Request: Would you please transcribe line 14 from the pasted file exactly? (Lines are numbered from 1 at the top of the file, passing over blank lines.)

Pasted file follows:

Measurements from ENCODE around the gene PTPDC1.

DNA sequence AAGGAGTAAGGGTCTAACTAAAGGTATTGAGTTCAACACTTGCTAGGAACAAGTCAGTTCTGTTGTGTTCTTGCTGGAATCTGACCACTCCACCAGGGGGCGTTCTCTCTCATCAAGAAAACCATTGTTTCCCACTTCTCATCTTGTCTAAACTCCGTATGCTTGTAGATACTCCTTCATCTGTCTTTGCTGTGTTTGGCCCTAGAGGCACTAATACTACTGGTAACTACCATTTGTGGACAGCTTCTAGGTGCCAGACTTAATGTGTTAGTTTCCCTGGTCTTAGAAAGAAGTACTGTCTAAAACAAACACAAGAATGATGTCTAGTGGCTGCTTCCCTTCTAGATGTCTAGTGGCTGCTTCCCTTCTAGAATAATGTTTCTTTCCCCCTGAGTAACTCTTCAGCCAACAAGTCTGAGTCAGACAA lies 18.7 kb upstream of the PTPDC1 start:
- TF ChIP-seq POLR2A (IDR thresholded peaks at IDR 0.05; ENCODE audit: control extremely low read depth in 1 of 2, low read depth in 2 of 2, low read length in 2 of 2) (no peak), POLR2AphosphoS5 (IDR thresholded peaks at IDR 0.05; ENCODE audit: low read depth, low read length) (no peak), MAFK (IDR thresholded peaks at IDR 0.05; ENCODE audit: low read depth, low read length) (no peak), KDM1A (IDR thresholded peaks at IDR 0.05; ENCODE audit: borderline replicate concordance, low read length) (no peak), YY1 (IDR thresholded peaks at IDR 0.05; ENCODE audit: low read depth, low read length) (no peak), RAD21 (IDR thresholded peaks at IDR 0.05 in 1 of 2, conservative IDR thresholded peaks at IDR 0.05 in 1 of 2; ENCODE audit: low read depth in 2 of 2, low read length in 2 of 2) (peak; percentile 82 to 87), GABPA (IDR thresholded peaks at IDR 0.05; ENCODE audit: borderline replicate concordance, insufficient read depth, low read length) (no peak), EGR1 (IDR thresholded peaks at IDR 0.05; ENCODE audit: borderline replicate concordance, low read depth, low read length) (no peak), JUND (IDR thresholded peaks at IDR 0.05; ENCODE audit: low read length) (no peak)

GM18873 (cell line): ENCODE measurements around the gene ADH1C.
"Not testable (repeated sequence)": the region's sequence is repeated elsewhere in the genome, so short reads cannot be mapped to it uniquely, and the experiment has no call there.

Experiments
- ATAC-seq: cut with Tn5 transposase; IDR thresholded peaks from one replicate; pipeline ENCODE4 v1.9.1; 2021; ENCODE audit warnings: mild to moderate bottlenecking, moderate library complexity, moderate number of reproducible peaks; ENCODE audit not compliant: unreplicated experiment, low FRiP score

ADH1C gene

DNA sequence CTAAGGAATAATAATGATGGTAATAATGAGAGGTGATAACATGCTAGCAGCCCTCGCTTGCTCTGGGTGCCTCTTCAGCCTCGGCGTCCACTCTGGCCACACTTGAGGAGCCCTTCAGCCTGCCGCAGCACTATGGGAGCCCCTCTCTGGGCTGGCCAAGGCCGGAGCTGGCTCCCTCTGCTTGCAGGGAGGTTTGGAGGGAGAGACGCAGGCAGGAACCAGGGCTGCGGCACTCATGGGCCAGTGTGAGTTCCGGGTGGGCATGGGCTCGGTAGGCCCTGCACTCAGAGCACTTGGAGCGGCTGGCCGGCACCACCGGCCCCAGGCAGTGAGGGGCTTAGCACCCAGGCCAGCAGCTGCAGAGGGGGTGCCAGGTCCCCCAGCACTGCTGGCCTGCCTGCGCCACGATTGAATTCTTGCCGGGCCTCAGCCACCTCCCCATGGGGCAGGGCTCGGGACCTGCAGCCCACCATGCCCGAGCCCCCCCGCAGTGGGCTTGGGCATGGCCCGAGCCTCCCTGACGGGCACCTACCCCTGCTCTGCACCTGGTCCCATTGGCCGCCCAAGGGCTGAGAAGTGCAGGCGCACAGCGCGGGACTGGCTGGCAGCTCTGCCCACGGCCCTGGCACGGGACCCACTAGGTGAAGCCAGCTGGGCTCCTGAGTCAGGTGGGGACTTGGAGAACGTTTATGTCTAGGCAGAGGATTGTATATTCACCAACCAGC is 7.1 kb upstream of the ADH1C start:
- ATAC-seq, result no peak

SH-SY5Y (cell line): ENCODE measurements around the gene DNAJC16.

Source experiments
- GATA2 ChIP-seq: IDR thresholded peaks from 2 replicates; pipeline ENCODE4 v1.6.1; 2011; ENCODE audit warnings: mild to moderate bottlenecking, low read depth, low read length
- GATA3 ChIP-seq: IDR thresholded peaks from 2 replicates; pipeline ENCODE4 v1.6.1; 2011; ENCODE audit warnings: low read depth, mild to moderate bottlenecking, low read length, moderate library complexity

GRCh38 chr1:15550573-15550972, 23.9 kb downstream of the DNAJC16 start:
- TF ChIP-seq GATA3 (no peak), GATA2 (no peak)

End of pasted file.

- GATA3 ChIP-seq: IDR thresholded peaks from 2 replicates; pipeline ENCODE4 v1.6.1; 2011; ENCODE audit warnings: low read depth, mild to moderate bottlenecking, low read length, moderate library complexity